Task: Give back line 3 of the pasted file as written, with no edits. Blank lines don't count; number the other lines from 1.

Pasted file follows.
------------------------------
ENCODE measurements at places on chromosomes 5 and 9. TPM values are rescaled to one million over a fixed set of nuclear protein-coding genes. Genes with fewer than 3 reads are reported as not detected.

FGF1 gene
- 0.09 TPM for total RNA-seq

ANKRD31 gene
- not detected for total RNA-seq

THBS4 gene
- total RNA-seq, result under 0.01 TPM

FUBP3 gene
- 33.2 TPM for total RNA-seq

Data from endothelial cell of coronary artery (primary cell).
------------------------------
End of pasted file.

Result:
- 0.09 TPM for total RNA-seq